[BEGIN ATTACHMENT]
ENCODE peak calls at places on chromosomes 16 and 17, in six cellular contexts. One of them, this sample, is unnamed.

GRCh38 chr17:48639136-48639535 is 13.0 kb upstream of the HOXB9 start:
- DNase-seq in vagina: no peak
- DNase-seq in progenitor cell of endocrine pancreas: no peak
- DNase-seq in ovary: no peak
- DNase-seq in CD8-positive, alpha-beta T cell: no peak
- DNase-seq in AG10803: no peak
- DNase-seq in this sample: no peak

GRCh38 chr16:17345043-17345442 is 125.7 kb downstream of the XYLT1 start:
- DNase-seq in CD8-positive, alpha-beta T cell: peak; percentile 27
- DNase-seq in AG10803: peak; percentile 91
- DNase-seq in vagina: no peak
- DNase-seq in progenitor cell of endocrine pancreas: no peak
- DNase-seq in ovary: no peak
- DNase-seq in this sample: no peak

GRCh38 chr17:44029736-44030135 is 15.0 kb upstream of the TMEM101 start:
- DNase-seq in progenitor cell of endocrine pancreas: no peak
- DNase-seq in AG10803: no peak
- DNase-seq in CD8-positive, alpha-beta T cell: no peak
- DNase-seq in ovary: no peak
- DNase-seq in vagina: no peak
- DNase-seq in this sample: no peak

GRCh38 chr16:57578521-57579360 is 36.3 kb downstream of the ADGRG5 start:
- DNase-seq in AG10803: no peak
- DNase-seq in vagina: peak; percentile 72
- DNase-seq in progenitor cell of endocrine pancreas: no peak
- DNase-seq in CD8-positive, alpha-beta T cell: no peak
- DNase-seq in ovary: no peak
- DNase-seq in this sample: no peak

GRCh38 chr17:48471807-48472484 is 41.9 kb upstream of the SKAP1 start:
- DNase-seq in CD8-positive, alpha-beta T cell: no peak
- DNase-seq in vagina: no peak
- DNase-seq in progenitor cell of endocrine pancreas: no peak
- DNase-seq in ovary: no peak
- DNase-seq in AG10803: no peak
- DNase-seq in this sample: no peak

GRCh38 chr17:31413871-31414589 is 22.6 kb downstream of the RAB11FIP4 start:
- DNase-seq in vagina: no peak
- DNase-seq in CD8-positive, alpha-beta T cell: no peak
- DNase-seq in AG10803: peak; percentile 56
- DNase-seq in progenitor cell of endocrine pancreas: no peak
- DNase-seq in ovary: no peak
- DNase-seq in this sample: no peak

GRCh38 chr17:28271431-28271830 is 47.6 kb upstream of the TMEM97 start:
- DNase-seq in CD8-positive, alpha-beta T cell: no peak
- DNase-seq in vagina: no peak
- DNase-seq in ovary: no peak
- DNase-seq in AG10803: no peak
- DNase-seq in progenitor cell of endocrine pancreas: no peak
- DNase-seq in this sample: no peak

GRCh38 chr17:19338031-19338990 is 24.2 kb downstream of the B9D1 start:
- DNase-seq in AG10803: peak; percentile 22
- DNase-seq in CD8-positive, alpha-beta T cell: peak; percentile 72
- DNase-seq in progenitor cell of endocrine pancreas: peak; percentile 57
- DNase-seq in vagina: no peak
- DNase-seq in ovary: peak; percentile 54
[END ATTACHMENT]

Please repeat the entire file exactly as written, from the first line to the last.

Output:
ENCODE peak calls at places on chromosomes 16 and 17, in six cellular contexts. One of them, this sample, is unnamed.

GRCh38 chr17:48639136-48639535 is 13.0 kb upstream of the HOXB9 start:
- DNase-seq in vagina: no peak
- DNase-seq in progenitor cell of endocrine pancreas: no peak
- DNase-seq in ovary: no peak
- DNase-seq in CD8-positive, alpha-beta T cell: no peak
- DNase-seq in AG10803: no peak
- DNase-seq in this sample: no peak

GRCh38 chr16:17345043-17345442 is 125.7 kb downstream of the XYLT1 start:
- DNase-seq in CD8-positive, alpha-beta T cell: peak; percentile 27
- DNase-seq in AG10803: peak; percentile 91
- DNase-seq in vagina: no peak
- DNase-seq in progenitor cell of endocrine pancreas: no peak
- DNase-seq in ovary: no peak
- DNase-seq in this sample: no peak

GRCh38 chr17:44029736-44030135 is 15.0 kb upstream of the TMEM101 start:
- DNase-seq in progenitor cell of endocrine pancreas: no peak
- DNase-seq in AG10803: no peak
- DNase-seq in CD8-positive, alpha-beta T cell: no peak
- DNase-seq in ovary: no peak
- DNase-seq in vagina: no peak
- DNase-seq in this sample: no peak

GRCh38 chr16:57578521-57579360 is 36.3 kb downstream of the ADGRG5 start:
- DNase-seq in AG10803: no peak
- DNase-seq in vagina: peak; percentile 72
- DNase-seq in progenitor cell of endocrine pancreas: no peak
- DNase-seq in CD8-positive, alpha-beta T cell: no peak
- DNase-seq in ovary: no peak
- DNase-seq in this sample: no peak

GRCh38 chr17:48471807-48472484 is 41.9 kb upstream of the SKAP1 start:
- DNase-seq in CD8-positive, alpha-beta T cell: no peak
- DNase-seq in vagina: no peak
- DNase-seq in progenitor cell of endocrine pancreas: no peak
- DNase-seq in ovary: no peak
- DNase-seq in AG10803: no peak
- DNase-seq in this sample: no peak

GRCh38 chr17:31413871-31414589 is 22.6 kb downstream of the RAB11FIP4 start:
- DNase-seq in vagina: no peak
- DNase-seq in CD8-positive, alpha-beta T cell: no peak
- DNase-seq in AG10803: peak; percentile 56
- DNase-seq in progenitor cell of endocrine pancreas: no peak
- DNase-seq in ovary: no peak
- DNase-seq in this sample: no peak

GRCh38 chr17:28271431-28271830 is 47.6 kb upstream of the TMEM97 start:
- DNase-seq in CD8-positive, alpha-beta T cell: no peak
- DNase-seq in vagina: no peak
- DNase-seq in ovary: no peak
- DNase-seq in AG10803: no peak
- DNase-seq in progenitor cell of endocrine pancreas: no peak
- DNase-seq in this sample: no peak

GRCh38 chr17:19338031-19338990 is 24.2 kb downstream of the B9D1 start:
- DNase-seq in AG10803: peak; percentile 22
- DNase-seq in CD8-positive, alpha-beta T cell: peak; percentile 72
- DNase-seq in progenitor cell of endocrine pancreas: peak; percentile 57
- DNase-seq in vagina: no peak
- DNase-seq in ovary: peak; percentile 54